Where Did that Ball Come From?

Romans 1

18But God shows his anger from heaven against all sinful, wicked people who push the truth away from themselves. 19For the truth about God is known to them instinctively. God has put this knowledge in their hearts. 20From the time the world was created, people have seen the earth and sky and all that God made. They can clearly see his invisible qualities—his eternal power and divine nature. So they have no excuse whatsoever for not knowing God.

21Yes, they knew God, but they wouldn’t worship him as God or even give him thanks. And they began to think up foolish ideas of what God was like. The result was that their minds became dark and confused. 22Claiming to be wise, they became utter fools instead. 23And instead of worshiping the glorious, ever-living God, they worshiped idols made to look like mere people, or birds and animals and snakes.

24So God let them go ahead and do whatever shameful things their hearts desired. As a result, they did vile and degrading things with each other’s bodies. 25Instead of believing what they knew was the truth about God, they deliberately chose to believe lies. So they worshiped the things God made but not the Creator himself, who is to be praised forever. Amen.

26That is why God abandoned them to their shameful desires. Even the women turned against the natural way to have sex and instead indulged in sex with each other. 27Note And the men, instead of having normal sexual relationships with women, burned with lust for each other. Men did shameful things with other men and, as a result, suffered within themselves the penalty they so richly deserved.

28When they refused to acknowledge God, he abandoned them to their evil minds and let them do things that should never be done. 29Their lives became full of every kind of wickedness, sin, greed, hate, envy, murder, fighting, deception, malicious behavior, and gossip. 30They are backstabbers, haters of God, insolent, proud, and boastful. They are forever inventing new ways of sinning and are disobedient to their parents. 31They refuse to understand, break their promises, and are heartless and unforgiving. 32They are fully aware of God’s death penalty for those who do these things, yet they go right ahead and do them anyway. And, worse yet, they encourage others to do them, too. (Romans 1:18-32, NLT)


The Daily DAVEotional

I heard a humorous story a long time ago that goes like this:

A guy is talking to his atheist friend and poses this series of questions:

“You’re walking along the beach and you see a tennis ball. What do you assume? Is it the product of random ocean forces that somehow mixed random ocean materials together to create a tennis ball and then washed it up onto the shore?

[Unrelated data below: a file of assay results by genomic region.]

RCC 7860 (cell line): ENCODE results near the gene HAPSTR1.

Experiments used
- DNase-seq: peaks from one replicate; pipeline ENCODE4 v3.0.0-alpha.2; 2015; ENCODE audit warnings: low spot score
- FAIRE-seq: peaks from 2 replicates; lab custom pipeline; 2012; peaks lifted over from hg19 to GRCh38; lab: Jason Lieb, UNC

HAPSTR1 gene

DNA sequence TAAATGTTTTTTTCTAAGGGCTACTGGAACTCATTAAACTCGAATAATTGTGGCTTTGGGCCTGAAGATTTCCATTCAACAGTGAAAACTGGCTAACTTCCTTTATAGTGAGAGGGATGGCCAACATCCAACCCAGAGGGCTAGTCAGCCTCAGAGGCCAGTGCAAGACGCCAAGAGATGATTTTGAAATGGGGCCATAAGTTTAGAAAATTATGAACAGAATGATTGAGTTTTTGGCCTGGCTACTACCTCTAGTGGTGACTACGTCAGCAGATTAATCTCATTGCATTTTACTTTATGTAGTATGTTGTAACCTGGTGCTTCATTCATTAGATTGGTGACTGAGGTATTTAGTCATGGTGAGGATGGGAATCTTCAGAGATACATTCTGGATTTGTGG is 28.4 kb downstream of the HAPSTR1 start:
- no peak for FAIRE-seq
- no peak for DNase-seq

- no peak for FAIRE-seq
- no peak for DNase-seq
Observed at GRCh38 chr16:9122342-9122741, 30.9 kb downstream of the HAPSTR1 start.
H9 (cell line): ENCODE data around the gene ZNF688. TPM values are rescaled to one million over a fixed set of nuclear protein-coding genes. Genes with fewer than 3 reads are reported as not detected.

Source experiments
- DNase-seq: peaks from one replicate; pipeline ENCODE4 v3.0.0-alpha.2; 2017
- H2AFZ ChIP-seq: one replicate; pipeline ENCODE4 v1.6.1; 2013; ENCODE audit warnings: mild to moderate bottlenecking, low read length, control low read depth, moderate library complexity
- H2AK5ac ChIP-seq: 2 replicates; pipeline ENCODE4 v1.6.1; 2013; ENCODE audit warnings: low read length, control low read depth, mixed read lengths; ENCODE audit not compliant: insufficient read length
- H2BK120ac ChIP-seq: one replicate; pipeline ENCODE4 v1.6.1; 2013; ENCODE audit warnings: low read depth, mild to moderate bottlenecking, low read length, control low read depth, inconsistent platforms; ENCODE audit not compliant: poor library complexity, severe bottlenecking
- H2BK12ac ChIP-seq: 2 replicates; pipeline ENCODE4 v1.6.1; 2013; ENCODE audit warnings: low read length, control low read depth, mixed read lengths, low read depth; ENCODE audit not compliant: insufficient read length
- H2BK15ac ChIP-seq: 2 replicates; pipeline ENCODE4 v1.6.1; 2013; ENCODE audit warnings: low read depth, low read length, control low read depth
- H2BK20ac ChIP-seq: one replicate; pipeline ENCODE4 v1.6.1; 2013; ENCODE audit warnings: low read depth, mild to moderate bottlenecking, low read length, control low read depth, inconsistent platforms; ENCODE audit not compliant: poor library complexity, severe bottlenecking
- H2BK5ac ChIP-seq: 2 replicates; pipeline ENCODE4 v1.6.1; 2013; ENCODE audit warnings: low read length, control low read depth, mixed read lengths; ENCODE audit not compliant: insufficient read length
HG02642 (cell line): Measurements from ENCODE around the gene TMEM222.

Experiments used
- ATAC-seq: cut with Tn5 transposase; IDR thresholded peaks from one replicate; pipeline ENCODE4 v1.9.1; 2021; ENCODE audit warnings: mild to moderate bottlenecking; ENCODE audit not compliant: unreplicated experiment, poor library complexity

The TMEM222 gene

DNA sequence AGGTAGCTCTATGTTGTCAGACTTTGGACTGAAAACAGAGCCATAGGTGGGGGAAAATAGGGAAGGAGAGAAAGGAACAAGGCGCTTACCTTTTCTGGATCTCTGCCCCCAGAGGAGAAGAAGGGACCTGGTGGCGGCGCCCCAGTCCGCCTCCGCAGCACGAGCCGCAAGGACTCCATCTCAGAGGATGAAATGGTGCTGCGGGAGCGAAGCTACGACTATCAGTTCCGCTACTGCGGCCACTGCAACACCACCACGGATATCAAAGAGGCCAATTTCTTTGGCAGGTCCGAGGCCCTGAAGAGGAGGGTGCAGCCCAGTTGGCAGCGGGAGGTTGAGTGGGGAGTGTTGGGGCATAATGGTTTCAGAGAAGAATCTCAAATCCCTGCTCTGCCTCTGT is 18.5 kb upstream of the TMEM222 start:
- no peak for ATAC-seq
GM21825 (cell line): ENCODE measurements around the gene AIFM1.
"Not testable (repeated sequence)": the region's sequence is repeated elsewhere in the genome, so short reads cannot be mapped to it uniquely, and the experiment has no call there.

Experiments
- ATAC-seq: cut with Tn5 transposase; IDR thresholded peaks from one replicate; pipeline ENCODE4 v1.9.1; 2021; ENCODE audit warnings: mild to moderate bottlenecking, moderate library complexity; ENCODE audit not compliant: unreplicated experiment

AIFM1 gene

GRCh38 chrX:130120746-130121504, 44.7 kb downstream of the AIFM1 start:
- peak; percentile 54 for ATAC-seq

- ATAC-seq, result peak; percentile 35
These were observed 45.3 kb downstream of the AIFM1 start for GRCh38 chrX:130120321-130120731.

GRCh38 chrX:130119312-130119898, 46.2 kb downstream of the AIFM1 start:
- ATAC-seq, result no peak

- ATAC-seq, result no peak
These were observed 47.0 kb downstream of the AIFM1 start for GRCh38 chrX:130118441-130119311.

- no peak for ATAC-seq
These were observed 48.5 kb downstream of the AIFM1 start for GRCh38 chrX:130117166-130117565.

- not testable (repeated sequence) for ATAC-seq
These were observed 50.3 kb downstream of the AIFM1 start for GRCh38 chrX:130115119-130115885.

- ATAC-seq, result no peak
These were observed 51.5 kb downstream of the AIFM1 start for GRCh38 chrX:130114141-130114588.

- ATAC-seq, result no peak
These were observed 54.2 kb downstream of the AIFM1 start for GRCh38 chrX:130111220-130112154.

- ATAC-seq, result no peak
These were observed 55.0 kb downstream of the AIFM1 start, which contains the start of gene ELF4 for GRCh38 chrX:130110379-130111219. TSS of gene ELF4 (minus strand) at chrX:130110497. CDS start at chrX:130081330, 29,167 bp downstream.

“NO! It’s a tennis ball. I assume someone left it here after playing with it on the beach.”

“Ok. Let’s say you’re walking along the beach and you see a bigger ball, like a soccer ball. What do you conclude? Was it designed or did it create itself through some random process?”

“It was obviously designed and placed there by someone.”

“Ok. Let’s say you’re walking along the beach and you see an even BIGGER ball, like a weather balloon. What do you conclude?”

“Well, since a weather balloon has purpose, it must have been created by someone who understood that purpose.”

“Great. What about an even BIGGER ball? What if you’re walking along and you see the EARTH? What do you conclude? Was it the product of an intelligent designer?”

“Oh no. The Earth was not created by an intelligent being. It’s the product of billions of years of random chance processes.”

Romans 1 is the classic Bible chapter outlining the process by which people, in the futility of their own mind, devolve into the depths of their own sinfulness.

Paul speaks to the fictional exchange above in verses 18-20, which state that it’s obvious when you look around that there must be some powerful, creative force behind all that we see. Given our own understanding and experience with creating and designing advanced, complex machines and electronics, how could anyone come to the conclusion that something like our universe, which is so intricately, beautifully and purposefully designed is the result of random chance?

It really makes no logical sense.

William Paley, in the early 1800’s, posed this scenario when he developed his “Watchmaker” analogy. In his analogy, he said in effect,

If I stumbled upon a stone and asked how it got there, I would think the question is absurd. It has been there forever. But if I stumbled upon a watch and asked how it got there, the answer would be different, for a watch is obviously designed with purpose, showing evidence of a designer.